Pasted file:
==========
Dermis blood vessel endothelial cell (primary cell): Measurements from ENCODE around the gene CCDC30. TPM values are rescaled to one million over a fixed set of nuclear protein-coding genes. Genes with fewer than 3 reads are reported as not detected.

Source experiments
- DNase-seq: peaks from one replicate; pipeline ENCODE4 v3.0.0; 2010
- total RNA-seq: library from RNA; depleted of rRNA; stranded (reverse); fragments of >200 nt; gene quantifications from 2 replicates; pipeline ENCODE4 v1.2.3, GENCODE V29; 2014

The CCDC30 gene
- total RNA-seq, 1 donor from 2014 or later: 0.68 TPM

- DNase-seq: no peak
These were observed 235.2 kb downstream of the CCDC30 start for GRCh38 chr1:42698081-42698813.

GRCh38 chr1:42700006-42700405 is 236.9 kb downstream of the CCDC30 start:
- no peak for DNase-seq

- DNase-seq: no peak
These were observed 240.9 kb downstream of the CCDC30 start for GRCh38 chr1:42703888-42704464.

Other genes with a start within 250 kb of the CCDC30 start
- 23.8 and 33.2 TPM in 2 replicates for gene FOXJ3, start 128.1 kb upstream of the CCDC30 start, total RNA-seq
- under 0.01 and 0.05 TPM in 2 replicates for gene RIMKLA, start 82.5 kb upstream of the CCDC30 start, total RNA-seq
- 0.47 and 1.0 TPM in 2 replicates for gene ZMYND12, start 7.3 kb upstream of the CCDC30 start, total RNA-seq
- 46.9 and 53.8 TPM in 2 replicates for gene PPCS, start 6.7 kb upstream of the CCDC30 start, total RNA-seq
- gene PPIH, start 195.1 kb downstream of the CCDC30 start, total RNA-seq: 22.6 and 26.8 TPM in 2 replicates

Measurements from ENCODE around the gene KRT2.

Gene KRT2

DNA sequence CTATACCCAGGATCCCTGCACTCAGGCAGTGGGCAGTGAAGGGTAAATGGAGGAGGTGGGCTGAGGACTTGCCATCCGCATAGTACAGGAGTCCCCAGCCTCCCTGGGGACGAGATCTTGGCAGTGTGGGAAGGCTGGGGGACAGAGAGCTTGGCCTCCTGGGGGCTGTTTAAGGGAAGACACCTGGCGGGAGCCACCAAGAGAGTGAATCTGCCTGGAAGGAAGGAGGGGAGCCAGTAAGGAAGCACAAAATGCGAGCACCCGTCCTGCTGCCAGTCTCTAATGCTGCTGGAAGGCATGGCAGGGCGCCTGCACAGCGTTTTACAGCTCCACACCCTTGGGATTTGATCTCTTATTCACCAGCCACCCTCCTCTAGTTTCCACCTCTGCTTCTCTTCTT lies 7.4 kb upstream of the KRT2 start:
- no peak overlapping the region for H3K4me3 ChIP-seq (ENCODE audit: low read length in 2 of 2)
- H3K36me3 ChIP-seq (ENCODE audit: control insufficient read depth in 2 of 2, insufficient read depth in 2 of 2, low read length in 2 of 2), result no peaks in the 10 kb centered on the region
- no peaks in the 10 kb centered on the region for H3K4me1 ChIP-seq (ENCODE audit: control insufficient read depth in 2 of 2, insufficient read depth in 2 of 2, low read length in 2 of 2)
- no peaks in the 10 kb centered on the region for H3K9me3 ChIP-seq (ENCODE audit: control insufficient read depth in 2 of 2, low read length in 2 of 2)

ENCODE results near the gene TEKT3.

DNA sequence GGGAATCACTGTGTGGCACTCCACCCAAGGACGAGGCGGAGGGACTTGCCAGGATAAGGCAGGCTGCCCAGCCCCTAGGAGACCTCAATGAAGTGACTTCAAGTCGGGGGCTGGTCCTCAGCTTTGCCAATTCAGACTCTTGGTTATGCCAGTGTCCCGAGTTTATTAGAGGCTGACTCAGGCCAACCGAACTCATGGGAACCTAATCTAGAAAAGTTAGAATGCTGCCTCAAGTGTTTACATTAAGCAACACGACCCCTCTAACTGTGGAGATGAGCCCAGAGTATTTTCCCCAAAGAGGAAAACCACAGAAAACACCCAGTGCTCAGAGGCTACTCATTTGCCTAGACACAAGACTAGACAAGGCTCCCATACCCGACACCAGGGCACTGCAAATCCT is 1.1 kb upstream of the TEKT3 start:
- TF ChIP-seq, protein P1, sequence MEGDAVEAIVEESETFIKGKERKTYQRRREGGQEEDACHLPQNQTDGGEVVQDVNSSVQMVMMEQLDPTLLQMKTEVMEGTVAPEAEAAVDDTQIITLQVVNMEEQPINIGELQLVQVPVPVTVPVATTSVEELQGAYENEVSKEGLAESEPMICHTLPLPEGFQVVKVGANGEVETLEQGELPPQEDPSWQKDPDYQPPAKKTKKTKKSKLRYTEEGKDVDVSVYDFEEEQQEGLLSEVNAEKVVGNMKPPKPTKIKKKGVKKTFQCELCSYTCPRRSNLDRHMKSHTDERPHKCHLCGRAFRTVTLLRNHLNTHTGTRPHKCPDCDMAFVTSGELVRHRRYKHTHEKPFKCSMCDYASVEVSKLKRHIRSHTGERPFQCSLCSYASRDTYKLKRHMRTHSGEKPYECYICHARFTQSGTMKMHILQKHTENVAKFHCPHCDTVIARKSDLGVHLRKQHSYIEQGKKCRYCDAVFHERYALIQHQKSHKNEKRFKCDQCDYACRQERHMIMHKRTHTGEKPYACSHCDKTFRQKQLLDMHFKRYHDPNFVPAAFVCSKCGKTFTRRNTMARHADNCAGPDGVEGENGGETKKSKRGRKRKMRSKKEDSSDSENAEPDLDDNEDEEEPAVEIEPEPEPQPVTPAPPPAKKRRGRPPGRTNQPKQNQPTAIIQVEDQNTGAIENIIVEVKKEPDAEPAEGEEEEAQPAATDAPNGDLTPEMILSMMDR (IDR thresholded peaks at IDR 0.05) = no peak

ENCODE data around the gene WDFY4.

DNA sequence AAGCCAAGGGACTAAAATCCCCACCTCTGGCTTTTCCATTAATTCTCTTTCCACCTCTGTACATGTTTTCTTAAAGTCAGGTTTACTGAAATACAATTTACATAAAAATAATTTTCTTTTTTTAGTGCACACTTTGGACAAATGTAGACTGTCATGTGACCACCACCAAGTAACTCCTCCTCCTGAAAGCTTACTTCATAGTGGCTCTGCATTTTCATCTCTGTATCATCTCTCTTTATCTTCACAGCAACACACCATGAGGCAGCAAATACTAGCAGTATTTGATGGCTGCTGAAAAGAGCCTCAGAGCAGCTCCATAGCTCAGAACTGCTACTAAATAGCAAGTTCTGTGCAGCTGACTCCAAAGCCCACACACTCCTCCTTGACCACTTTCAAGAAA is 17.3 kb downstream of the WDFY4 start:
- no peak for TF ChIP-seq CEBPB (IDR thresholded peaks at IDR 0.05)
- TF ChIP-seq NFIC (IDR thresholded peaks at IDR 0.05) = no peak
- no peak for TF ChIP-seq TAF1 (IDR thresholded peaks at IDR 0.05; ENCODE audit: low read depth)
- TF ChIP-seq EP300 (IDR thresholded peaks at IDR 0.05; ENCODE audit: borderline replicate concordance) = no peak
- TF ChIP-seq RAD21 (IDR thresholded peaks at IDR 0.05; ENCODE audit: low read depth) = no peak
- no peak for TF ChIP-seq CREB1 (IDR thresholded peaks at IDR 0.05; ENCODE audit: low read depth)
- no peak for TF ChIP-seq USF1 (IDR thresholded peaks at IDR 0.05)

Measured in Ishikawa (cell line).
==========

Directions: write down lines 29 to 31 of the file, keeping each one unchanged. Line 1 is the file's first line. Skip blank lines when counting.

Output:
ENCODE data around the gene WDFY4.

DNA sequence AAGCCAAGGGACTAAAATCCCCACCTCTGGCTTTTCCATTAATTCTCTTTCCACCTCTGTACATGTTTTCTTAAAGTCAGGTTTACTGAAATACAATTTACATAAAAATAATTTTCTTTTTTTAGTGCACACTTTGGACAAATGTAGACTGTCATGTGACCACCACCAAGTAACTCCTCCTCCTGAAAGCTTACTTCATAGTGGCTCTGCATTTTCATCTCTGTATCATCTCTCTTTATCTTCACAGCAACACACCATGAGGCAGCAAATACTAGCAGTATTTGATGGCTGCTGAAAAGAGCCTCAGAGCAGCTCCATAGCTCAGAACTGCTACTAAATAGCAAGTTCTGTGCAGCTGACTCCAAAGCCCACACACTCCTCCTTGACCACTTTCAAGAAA is 17.3 kb downstream of the WDFY4 start:
- no peak for TF ChIP-seq CEBPB (IDR thresholded peaks at IDR 0.05)